My church is part of Sovereign Grace Ministries and so it is common for us to get first hand knowledge about some of the wonderful resources being produced by SGM-affiliated writers, teachers, and musicians. A few months ago, our executive pastor encouraged us to pick up a book written by twins Alex and Brett Harris, titled Do Hard Things. I am recommending this book as a tool in the fight to maintain positive change in a traditionally "take the easy way out" culture.

With its clever subtitle: "A Teenage Rebellion Against Low Expectations,"Do Hard Things is obviously geared toward adolescents, but is surely a must-read for people of all ages, especially since early on in the reading, the book addresses something called, "The Myth of Adolescence." The book explains that until the 1940's, there was no such thing as a "teenager." You were either a child, or you were an adult. Today, we have adolescents: people who want the pleasures and freedoms of adulthood, minus the responsibility. I mean no disrespect to teenagers in writing that, nor do the authors of Do Hard Things (they are teenagers themselves). But the term "adolescence" in today's society is no longer limited to those aged 13-19. Today, the period known as "adolescence" has officially been extended to age 24! (I do not have documentation for this, but can provide it upon request. As someone with a career in higher education, I can verify that colleges and universities are now considering anyone under the age of 25 an "adolescent," based upon the trends in today's culture.)

I found this particularly intriguing because I was for many years an overgrown teenager. Until the age of 31 I was happy to live my life as a single woman because, quite frankly, I didn't have to share. I have my own room, I get the entire closet to myself, I spend my money any way I darn well please, and when I want to go somewhere, I go. I don't have any "bothersome" children to worry about, or a husband whose permission I need to obtain first. It's freedom all the way, baby!!!

But is this why God created us, so we can be live for ourselves? It wasn't until 2005 that I realized I was in sin. I was refusing to grow up. And Do Hard Things is a book about growing up.

Some of us are still living the single life by choice, not because we were called to singleness by God. Some of us are married, but acting like we're still single in the way we choose to spend our time and money. This is why I say Do Hard Things is not for teenagers per se -- this is a book for adolescents. Some of us are still going through adolescence well into our 20's and 30's. It's time to repent.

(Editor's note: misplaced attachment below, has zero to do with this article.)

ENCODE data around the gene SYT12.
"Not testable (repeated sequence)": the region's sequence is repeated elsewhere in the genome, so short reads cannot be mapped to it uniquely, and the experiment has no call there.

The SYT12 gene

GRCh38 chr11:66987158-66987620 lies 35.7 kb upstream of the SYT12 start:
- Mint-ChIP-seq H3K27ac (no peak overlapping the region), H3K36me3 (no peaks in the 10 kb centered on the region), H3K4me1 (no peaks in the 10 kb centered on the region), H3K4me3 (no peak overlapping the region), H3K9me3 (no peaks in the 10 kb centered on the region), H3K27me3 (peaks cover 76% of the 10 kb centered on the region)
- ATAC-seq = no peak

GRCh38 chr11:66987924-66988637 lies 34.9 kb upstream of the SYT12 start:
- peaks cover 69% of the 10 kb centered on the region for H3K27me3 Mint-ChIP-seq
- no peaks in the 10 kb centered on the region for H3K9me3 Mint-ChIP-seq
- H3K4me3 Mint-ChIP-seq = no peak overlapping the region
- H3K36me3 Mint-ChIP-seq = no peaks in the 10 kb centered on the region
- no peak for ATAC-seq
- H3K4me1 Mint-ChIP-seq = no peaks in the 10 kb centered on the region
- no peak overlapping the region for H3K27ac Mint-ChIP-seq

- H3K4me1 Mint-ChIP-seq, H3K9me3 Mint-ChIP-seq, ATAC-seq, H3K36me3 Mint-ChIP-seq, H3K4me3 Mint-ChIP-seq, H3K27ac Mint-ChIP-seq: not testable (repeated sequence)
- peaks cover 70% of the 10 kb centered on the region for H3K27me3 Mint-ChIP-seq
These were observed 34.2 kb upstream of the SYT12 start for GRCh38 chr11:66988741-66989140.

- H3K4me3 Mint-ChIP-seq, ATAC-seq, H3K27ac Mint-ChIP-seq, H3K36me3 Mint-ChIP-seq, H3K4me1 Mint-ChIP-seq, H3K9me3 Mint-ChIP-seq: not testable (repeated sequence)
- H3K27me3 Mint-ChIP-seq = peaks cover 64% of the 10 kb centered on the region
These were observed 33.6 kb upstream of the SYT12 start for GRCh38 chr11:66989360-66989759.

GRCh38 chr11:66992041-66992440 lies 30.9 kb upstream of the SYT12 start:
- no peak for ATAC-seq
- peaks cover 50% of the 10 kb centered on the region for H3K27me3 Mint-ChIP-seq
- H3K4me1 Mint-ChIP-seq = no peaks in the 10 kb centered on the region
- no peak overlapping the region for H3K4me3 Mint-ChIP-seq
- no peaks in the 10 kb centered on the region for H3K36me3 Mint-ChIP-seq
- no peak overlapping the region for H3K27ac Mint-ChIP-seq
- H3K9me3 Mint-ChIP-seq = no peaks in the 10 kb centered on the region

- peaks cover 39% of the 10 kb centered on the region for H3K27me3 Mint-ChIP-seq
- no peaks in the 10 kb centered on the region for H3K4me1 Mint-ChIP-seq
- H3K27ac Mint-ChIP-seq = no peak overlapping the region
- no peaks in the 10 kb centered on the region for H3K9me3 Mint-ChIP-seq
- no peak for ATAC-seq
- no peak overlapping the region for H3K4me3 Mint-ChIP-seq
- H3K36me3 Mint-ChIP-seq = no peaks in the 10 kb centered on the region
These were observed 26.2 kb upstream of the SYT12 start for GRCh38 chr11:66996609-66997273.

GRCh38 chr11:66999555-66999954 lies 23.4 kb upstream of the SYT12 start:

You may have been thinking this month that you cannot identify with our theme of change because you don't have anything that need to change as far as a traditional New Year's Resolution is concerned. Perhaps you don't need to lose weight. Perhaps you don't smoke or abuse television or computers. But are you living a childish life?
When I was a child, I spoke as a child, I understood as a child, I thought as a child; but when I became a man, I put away childish things. (1 Corinthians 13:11)
If you are over the age of sixteen, is time to put away childish things. Sixteen might seem young in our culture, but if you read Do Hard Things, you will see that God did not intend for us to stay children. It is interesting to note that a man's life spans an average of 70 years, but only 15 or 16 of those years are considered childhood. Just as there is only a short amount of time when one is a "child" chronologically, this is symbolic of how spiritually, God does not intend for us to stay a "child" for very long, either. God does not intend for us to remain in our immaturity by prolonging it.

The remainder of the book describes five kinds of "hard things" and offers advice on how to do these things:
1) Things that will take you outside your comfort zone,
2) Things that go beyond what's expected or required,
3) Things that are too big for us to do alone,
4) Things that don't pay off immediately,
5) Things that go against the crowd.

Are you avoiding doing hard things in your life? Are you, like me, suffering from prolonged adolescence? You can change your life with God's help and guidance. Click here to order a copy of Do Hard Things from Westminster Bookstore.

Monday, January 19, 2009

Perseverance of the Couch Potatoes

All my life, I hated to run. I could never understand why people would want to do such a thing. I never would run unless it was absolutely necessary, and even then, I knew that if I ever found myself in a situation where my life depended on it, I wouldn't stand a chance. I could barely last thirty seconds without feeling like I was going into cardiac arrest.

For some bizarre reason, I joined the junior varsity field hockey team in ninth grade. (Even more surprising is that I tried out and made it!) After-school practices were grueling. I can still remember running up and down the field, drilling with my partner, shooting on goal, practicing my scoops, and being completely exhausted. Then I'd hear the coach say, "I want three laps! Now!" I thought I was going to die. The cramp in my side was unbearable. My heart felt as though it would pound right out of my chest. Any minute, I was sure my calf muscles would burst right through the back of my legs the same way a frankfurter skin splits under extreme heat. Oh, it was torture! Life as a couch potato never looked so good!

There are some people who actually enjoy this torture. No matter what the weather -- rain, snow, sleet, or apocalyptic global meltdown -- these people are out running. And they do it because they want to. Which, in my book, makes them absolutely, certifiably insane.